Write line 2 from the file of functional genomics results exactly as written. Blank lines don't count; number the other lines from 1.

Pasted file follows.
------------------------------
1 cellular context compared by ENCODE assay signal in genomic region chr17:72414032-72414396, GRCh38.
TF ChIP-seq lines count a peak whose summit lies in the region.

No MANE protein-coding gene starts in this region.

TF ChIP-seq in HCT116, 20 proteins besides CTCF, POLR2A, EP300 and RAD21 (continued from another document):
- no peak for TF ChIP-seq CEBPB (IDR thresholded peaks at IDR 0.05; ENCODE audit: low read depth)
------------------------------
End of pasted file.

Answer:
TF ChIP-seq lines count a peak whose summit lies in the region.